[I]f a substantial beneficiary under a will occupies a confidential relationship with the testator and is active in procuring the contested will, the presumption of undue influencearises.” Carpenter v. Carpenter (In re Estate of Carpenter), 253 So. 2d 697, 701 (Fla. 1971).The supreme court has provided the following nonexclusive list of criteria which are relevant to determining whether a beneficiary has been active in procuring a will:
(a) presence of the beneficiary at the execution of the will; (b) presence of the beneficiary on those occasions when the testator expressed a desire to make a will; (c) recommendation by the beneficiary of an attorney to draw the will; (d) knowledge of the contents of the will by the beneficiary prior to execution; (e) giving of instructions on preparation of the will by the beneficiary to the attorney drawing the will; (f) securing of witnesses to the will by the beneficiary; and (g) safekeeping of the will by the beneficiary subsequent to execution.
Carpenter, 253 So. 2d at 702.
Will contestants are not “required to prove all the listed criteria to show active procurement.” Id. Indeed, “it will be the rare case in which all the criteria will be present.” Id.
On the active procurement issue, the record before the trial court shows the following facts: Tompkins was present at the execution of the will. She was present when the decedent expressed a desire to make a will. She did not recommend an attorney to draft the will, but she herself drafted the will on her home computer. Because she drafted the will, she was aware of the contents of the will before it was executed. Tompkins secured the witnesses to the will, but the witnesses were neutral parties. Finally, Tompkins had possession of the will after its execution.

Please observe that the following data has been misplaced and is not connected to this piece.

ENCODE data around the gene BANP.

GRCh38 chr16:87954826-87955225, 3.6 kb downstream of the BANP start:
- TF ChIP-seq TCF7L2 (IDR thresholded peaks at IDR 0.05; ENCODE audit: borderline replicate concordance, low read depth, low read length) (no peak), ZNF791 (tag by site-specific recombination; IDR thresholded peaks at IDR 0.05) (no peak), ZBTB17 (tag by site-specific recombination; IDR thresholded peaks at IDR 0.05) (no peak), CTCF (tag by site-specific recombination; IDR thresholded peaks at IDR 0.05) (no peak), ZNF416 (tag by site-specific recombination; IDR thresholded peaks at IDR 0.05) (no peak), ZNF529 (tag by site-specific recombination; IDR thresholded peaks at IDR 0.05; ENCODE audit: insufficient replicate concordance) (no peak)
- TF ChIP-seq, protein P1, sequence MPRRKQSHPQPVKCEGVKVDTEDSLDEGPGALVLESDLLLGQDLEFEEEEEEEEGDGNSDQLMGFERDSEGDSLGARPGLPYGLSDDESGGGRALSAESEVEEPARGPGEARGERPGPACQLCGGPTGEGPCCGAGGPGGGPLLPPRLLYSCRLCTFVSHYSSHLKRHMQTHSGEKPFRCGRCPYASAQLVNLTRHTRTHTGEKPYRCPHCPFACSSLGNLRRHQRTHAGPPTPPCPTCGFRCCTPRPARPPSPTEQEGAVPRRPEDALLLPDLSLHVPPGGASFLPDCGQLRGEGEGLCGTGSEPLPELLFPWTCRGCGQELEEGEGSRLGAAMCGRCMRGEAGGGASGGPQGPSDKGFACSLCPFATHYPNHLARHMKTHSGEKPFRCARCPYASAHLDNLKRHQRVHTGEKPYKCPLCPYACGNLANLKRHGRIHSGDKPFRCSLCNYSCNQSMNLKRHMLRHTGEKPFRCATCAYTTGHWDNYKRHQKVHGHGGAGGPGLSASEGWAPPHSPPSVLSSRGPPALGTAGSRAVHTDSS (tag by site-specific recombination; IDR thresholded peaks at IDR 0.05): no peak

Accordingly, the circumstances identified in Carpenter’s criteria (a), (b), (d), (f), and (g) are all present here. Circumstances similar to–but, in fact, more egregious than–the circumstances identified in criteria (c) and (e) are also present here. In view of these facts, there is no basis for concluding that Tompkins established beyond dispute that she was not active in procuring the contested will. Given Tompkins’ conceded status as a substantial beneficiary under the will, her admitted confidential relationship with the decedent, and her failure to show beyond dispute that she was not active in procuring the will, Tompkins did not establish that the presumption of undue influence had not arisen. See id. at 702 (holding that “at least four of the factors” regarding active procurement were “sufficient to raise the presumption of undue influence” where the beneficiary was a substantial beneficiary who had a confidential relationship with the decedent).
The Common Themes of Undue Influence in Florida Probate
Although the facts of each undue influence case vary, the same themes reoccur. There is a mentally weakened elderly person, a predatory individual takes advantage of the situation by inserting himself or herself into the estate planning process. Although every one of the Carpenter factors need not always be present, typically a number of such factors will be present so that the court can conclude that the new estate plan would not have been created but for the involvement of the undue influencer.
What Are The Presumptions and Burden of Proof In Florida Undue Influence Cases?
Florida law makes use of a series of presumptions in controlling the outcome of undue influence cases in Florida probate.
In Estate of Madrigal (3rd DCA 2009), the appellate court affirmed the trial court’s revocation of a will as a result of undue influence, basing its holding on the presumptions that apply in undue influence cases:
[W]here the proponent of a will satisfies, prima facie, the will is facially proper, and the contestant thereafter satisfies, prima facie, a presumption of undue influence in the making of the will, the proponent of the will has the burden of proving the will was not the product of undue influence. That burden must be met by a preponderance of the evidence as determined by the trier of fact.
The presumption of undue influence arises under Florida law where “a substantial beneficiary under a will occupies a confidential relationship with the testator and is active in procuring the contested will.” In Estate of Carpenter, 253 So.2d 697 (Fla. 1971).
Once the trial court determines that a beneficiary was active in the procurement of a will and had a close, trusting relationship with the testator, that beneficiary bears the burden of proof to show that the will was not the product of undue influence.